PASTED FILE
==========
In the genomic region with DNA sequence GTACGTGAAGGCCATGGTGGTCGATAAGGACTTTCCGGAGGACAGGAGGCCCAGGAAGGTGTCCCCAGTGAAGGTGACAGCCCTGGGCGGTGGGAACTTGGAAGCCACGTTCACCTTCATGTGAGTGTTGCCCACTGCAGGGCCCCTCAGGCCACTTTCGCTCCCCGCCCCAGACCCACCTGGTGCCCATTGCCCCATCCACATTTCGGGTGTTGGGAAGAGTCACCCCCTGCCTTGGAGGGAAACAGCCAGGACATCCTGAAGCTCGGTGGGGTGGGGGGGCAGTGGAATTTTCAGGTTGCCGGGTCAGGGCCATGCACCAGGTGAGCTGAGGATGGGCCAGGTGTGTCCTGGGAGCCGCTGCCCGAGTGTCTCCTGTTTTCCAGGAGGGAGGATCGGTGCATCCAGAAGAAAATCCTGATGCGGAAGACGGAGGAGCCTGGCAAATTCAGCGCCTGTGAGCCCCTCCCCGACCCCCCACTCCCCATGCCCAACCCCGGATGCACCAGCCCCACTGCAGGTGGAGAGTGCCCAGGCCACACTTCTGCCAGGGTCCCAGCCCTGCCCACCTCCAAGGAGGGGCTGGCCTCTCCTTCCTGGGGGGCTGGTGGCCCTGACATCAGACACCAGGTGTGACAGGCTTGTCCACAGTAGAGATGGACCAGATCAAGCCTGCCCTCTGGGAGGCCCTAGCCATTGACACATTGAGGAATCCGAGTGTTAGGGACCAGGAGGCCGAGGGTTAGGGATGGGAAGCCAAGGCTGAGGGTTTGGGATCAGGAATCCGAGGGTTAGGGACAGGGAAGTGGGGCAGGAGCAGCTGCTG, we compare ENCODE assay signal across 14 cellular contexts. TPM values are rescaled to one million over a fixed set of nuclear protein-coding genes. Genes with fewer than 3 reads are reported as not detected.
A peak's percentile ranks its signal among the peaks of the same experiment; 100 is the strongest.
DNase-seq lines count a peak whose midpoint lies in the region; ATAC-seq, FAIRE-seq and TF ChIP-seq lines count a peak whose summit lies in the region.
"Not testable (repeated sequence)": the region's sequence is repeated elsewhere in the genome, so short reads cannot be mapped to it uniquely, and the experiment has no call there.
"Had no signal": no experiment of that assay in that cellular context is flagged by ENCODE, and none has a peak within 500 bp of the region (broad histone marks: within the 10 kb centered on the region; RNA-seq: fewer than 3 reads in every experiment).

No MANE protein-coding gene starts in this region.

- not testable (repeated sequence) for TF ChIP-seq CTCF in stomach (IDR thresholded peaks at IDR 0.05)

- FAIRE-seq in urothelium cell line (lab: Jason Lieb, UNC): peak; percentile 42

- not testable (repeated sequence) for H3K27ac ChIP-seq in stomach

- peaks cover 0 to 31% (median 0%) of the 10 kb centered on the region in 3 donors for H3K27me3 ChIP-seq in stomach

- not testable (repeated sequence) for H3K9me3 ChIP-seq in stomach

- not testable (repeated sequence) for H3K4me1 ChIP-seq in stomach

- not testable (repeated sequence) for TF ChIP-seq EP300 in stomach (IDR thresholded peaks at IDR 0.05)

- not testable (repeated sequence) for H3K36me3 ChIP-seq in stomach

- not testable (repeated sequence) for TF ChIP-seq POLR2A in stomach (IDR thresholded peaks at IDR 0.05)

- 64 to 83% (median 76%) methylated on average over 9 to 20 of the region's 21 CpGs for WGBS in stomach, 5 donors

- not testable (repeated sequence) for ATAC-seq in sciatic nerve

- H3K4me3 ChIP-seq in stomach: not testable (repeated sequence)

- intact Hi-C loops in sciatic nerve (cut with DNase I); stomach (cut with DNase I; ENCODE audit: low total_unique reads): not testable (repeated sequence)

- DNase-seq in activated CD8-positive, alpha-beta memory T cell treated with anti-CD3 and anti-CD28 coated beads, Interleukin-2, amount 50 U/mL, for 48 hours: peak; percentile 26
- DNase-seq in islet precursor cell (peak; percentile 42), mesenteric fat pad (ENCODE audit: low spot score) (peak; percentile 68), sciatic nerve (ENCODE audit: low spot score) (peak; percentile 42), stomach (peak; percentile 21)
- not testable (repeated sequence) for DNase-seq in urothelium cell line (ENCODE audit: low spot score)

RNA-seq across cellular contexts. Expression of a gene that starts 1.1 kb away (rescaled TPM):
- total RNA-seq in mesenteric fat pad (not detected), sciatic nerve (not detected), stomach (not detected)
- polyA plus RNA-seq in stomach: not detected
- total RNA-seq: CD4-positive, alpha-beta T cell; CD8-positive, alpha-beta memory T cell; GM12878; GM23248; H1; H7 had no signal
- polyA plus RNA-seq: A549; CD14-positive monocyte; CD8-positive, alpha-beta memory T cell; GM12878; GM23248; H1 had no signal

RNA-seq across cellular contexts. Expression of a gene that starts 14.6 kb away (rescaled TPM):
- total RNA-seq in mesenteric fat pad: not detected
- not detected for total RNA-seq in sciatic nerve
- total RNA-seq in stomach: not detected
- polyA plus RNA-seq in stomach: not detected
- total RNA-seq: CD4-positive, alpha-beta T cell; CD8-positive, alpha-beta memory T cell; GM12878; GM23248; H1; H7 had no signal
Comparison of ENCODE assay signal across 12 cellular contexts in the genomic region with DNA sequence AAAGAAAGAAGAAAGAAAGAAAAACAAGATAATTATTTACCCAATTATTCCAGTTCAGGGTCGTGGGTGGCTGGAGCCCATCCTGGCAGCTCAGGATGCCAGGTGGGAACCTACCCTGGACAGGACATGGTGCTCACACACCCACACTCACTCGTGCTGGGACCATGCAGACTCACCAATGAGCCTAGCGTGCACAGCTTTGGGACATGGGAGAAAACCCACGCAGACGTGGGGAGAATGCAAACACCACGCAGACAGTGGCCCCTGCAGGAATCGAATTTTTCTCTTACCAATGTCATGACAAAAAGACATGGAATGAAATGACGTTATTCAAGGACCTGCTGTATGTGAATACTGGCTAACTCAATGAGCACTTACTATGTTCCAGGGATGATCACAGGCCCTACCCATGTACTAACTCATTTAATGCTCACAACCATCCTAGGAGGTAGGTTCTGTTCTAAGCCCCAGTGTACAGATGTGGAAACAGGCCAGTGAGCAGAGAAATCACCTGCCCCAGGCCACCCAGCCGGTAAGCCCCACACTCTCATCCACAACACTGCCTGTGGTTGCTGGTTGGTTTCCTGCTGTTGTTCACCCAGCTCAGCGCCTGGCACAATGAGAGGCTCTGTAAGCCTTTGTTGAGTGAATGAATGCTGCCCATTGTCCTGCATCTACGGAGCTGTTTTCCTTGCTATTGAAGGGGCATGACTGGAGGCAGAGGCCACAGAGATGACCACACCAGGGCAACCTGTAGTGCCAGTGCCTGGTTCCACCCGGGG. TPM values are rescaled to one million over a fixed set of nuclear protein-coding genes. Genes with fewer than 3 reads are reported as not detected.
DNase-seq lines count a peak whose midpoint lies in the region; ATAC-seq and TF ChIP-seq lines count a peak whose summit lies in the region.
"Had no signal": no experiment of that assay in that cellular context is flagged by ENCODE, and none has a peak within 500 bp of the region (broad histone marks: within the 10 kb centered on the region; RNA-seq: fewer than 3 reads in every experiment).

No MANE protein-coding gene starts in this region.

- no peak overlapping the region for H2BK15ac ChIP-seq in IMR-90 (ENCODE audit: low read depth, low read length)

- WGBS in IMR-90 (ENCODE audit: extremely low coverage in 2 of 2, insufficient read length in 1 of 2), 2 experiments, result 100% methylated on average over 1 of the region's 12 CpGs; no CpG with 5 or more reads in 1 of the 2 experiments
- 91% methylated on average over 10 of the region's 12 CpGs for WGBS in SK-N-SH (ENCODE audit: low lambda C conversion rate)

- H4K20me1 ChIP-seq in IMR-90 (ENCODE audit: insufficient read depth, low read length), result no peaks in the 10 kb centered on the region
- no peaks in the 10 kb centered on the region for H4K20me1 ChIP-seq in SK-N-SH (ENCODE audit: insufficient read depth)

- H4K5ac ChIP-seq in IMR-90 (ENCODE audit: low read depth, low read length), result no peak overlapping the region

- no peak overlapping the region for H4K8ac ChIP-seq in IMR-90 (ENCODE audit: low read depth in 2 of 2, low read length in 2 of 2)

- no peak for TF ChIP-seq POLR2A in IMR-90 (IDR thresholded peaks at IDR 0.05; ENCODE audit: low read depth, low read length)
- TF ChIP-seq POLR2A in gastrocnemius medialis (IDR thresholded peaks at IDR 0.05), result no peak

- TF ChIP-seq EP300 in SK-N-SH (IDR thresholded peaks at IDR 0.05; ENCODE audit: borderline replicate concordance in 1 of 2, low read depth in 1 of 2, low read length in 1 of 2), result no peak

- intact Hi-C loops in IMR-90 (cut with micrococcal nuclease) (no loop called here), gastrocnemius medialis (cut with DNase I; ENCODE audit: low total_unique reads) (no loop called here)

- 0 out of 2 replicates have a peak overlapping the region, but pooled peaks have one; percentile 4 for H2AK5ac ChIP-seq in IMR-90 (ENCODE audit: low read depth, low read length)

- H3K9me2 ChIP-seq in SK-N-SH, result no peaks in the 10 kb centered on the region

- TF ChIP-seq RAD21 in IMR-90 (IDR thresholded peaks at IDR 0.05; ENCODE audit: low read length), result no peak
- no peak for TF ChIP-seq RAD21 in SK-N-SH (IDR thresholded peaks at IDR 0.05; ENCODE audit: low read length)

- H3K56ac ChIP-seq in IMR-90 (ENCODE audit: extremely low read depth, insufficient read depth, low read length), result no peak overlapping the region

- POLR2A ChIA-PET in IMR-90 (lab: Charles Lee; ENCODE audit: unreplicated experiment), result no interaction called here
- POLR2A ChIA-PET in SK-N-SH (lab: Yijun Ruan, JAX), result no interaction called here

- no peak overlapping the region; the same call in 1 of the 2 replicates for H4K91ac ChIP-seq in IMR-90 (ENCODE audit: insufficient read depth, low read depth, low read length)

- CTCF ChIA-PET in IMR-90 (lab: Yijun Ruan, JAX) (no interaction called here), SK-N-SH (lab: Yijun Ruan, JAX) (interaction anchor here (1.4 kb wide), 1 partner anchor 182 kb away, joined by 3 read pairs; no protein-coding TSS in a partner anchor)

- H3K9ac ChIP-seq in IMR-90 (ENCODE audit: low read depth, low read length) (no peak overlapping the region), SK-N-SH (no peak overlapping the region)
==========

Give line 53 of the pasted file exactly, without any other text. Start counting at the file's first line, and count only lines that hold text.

- H3K56ac ChIP-seq in IMR-90 (ENCODE audit: extremely low read depth, insufficient read depth, low read length), result no peak overlapping the region